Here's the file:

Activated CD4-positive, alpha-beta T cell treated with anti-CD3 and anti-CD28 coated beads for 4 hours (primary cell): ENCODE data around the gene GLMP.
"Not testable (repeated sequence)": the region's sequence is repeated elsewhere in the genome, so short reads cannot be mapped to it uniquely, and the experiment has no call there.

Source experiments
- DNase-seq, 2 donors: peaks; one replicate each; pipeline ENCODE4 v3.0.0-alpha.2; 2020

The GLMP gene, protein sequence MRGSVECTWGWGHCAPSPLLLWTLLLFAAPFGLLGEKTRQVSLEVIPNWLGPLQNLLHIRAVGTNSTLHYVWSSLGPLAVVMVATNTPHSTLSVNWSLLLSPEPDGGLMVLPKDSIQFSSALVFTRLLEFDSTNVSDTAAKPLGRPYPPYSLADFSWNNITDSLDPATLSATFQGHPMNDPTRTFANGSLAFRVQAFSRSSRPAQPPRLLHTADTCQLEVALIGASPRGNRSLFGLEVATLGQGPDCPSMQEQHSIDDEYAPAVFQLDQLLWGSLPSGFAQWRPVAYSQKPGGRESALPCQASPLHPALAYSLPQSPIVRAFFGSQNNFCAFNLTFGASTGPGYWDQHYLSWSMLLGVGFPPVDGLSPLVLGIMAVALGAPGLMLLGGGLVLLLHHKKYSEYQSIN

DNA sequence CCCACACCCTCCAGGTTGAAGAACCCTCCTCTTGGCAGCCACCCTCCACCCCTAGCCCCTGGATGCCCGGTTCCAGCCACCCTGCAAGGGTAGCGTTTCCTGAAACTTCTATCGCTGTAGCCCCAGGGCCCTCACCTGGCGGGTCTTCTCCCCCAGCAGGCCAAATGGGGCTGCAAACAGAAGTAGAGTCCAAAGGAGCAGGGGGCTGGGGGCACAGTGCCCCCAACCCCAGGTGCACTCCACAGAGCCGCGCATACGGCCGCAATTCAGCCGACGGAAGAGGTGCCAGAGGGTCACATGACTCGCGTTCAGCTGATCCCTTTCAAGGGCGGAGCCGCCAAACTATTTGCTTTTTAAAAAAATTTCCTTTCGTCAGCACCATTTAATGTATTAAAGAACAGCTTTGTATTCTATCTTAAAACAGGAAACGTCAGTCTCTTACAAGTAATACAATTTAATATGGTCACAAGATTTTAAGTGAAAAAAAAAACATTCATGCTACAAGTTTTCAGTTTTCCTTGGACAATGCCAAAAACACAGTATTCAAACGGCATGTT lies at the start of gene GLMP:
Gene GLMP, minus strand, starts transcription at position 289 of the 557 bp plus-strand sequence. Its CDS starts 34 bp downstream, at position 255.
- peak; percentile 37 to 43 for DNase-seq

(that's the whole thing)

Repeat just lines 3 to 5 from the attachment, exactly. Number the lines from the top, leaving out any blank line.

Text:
Source experiments
- DNase-seq, 2 donors: peaks; one replicate each; pipeline ENCODE4 v3.0.0-alpha.2; 2020

The GLMP gene, protein sequence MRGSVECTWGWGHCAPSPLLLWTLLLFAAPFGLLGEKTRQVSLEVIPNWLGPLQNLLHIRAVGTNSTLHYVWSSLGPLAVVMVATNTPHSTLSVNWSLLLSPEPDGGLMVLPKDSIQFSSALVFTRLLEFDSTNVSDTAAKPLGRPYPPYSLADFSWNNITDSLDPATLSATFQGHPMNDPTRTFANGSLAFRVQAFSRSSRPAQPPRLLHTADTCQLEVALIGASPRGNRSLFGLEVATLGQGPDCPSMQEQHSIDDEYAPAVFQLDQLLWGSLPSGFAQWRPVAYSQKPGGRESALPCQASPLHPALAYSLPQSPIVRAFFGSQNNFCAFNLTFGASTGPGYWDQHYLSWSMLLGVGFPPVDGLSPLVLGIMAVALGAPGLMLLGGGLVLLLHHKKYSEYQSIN